What’s the SINGLE-BEST Way to Get Your Resume to a Human?

Network.

A few weeks ago, I shared an article from The Muse about gaming the system; that is, the applicant tracking system that seemingly sends your resume into a black hole. The article provides useful information, and, it got me to thinking about some recent stories I’ve come across where people used networking very successfully with very little effort. Doesn’t that sound awesome?

Let me start by saying that I don’t really like networking. At least, not in the typical ways we may think about it. Loud rooms full of strangers smiling too brightly reciting their 30-second “elevator pitches.”

Ugh.

But.

Using your network WORKS. And it doesn't have to hard.

A few weeks ago, I stumbled across a post on LinkedIn by Nick Black, and want to share the short version, even though my message is different from his original message. He begins his post, “I bombed my GMAT test.”

You don’t see people admit this every day (score one for honesty and vulnerability--the post went viral). He goes on to explain why he bombed it—lack of sleep from a week of chasing the Taliban. When he applied to business schools, none of the universities cared. All they saw was his score. And he got rejected.

The chaplain of his unit told him about a professor at UNC who was always sending them food and suggested maybe he could help. Black emailed the professor, a complete stranger, and the professor personally submitted Black's application. He was interviewed by the admissions counselor and got in to UNC, and then went on to achieve great distinction. Check out the whole post (prepare to scroll a bit).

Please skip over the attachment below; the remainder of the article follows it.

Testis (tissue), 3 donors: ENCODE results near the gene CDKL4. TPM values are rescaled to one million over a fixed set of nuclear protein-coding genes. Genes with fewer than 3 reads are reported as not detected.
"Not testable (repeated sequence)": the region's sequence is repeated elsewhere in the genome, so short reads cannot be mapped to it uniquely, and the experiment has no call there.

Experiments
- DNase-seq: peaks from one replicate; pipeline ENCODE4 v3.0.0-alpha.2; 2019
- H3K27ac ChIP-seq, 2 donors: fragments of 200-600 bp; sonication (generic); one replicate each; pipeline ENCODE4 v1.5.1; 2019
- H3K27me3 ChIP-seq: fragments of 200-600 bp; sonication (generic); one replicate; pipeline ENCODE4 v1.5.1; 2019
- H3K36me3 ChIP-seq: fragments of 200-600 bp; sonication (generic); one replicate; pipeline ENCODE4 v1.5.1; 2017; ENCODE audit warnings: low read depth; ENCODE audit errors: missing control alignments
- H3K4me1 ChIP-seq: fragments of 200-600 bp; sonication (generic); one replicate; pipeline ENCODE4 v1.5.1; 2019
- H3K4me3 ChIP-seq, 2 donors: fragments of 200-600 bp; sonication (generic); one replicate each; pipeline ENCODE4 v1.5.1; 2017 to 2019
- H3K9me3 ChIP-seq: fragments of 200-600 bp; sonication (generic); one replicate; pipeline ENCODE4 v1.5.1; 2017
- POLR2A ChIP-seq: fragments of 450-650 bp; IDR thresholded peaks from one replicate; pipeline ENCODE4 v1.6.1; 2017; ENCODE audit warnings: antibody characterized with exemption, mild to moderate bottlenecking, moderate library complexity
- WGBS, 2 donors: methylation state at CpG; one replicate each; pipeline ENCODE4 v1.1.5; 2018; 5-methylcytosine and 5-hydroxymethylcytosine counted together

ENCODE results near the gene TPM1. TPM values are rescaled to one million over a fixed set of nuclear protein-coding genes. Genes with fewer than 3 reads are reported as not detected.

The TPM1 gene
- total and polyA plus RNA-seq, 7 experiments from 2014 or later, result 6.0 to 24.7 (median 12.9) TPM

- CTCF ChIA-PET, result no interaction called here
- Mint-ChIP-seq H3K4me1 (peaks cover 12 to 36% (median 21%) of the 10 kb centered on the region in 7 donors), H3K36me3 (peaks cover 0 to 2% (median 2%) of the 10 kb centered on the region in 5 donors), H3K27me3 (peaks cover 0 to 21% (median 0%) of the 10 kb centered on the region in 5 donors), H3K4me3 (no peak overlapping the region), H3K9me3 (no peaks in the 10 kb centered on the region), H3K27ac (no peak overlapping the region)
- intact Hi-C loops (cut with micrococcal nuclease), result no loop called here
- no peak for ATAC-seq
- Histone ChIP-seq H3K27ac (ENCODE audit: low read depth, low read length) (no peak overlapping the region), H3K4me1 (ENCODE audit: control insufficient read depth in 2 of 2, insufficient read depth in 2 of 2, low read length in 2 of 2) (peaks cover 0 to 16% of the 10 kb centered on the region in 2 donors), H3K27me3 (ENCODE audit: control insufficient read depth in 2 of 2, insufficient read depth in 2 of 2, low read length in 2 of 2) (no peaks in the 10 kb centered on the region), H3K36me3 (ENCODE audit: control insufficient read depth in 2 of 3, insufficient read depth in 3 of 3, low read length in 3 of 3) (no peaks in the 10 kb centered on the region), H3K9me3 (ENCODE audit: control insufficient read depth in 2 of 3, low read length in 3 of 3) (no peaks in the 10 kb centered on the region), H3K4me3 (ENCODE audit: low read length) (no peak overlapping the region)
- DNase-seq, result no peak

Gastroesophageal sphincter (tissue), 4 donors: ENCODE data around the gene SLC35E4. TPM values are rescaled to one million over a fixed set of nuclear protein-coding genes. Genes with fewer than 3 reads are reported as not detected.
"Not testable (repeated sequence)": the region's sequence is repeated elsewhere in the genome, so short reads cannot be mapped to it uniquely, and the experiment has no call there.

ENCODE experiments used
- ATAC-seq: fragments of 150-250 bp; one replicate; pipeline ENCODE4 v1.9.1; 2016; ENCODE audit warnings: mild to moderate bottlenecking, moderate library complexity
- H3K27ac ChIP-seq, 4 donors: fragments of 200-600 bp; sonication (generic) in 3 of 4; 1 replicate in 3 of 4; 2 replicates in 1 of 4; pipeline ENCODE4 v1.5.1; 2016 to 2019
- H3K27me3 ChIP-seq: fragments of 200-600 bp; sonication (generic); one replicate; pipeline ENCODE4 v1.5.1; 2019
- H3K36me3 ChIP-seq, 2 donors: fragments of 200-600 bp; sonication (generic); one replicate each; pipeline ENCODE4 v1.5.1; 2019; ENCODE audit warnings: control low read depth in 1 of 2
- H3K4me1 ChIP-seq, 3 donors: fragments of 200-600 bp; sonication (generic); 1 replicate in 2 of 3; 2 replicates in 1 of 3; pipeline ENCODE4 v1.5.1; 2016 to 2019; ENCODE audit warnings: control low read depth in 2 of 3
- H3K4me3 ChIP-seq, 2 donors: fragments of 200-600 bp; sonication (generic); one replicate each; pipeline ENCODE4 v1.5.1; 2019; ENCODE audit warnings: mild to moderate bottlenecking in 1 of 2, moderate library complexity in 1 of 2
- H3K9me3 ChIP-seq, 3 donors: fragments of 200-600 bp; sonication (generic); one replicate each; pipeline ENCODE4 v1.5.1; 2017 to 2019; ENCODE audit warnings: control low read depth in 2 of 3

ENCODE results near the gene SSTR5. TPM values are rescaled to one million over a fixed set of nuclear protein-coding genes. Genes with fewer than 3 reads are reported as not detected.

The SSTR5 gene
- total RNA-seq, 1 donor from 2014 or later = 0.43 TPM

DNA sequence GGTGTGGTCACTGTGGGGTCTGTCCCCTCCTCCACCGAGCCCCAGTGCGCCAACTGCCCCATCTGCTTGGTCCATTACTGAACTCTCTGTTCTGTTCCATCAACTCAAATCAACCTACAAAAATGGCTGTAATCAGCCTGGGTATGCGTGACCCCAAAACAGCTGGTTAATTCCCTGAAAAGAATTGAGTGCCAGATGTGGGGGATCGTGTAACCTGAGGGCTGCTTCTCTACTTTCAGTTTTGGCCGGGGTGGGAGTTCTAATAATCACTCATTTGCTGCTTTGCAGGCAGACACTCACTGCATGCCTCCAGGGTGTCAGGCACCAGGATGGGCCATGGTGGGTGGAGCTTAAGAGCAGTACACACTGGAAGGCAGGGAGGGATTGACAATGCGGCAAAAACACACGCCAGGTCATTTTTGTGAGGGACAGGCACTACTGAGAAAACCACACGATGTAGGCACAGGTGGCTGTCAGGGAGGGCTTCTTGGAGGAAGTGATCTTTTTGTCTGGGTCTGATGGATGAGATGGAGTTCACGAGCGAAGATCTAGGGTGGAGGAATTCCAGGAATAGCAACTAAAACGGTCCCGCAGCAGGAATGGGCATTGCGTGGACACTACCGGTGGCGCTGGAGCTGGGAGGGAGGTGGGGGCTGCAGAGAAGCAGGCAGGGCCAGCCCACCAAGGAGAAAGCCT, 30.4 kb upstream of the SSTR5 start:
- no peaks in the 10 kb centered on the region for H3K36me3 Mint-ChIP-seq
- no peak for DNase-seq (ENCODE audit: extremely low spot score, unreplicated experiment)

His message was that sometimes you should take a chance on the person who doesn’t look good on paper. I completely agree, but the message I want to give is a little different.

All he did was reach out by email to a stranger who had a common interest. You’d be surprised how many people are willing to help when they have something in common with you. In this case, the professor supported the troops. That was the extent of their “connection.” They didn’t have to be best friends and they didn’t have to meet over drinks like it was an awkward blind date or in a crowded room with 500 other people. With minimal effort (one email?!) and a whole lot of honesty, he made his dream happen.

Who could you reach out to that you've been avoiding because it might feel awkward for about 10 seconds?

Over 50 Doesn't Mean Have to Mean Over the Hill.

The next example may resonate even more, especially since, as I was editing, I saw that IBM is being sued for age discrimination.

A friend of mine is over 50 (!!) and has been out of the work force for 10 years, give or take. When he and his family moved to Portland, he became a stay-at-home dad.

He has never worked in Portland. He has no professional connections here. His wife’s profession is completely unrelated to what he does. He used to have some connections back in Baltimore, but…that company went out of business and people have scattered.

Yet, there’s this one guy he’s stayed in touch with over the years who now lives in North Carolina. A couple months ago, this friend happened to have lunch with the son of someone who they worked for 15 (?) years ago ... Anyway, it turns out that the son needs a guy just like my friend here, and he needs him here in Portland.

Boom.

A couple chats. No resume. No applicant tracking systems to game. Just some honest conversations.

This is how networking works. It doesn’t have to be a circus. Or painful.

Just let people know what you want.

Who is someone you enjoyed working with in the past but haven’t spoken to in awhile? Reach out. See what happens. You just might get a pleasant surprise.

Of course, it is not always this easy. Doing a good job wherever you are

is the first step to a strong network.

If networking makes you sick to your stomach and you want to find a better way, shoot me an email and we can set up a complimentary session. Don't let FON (fear of networking) hold you back.

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Portland, OR

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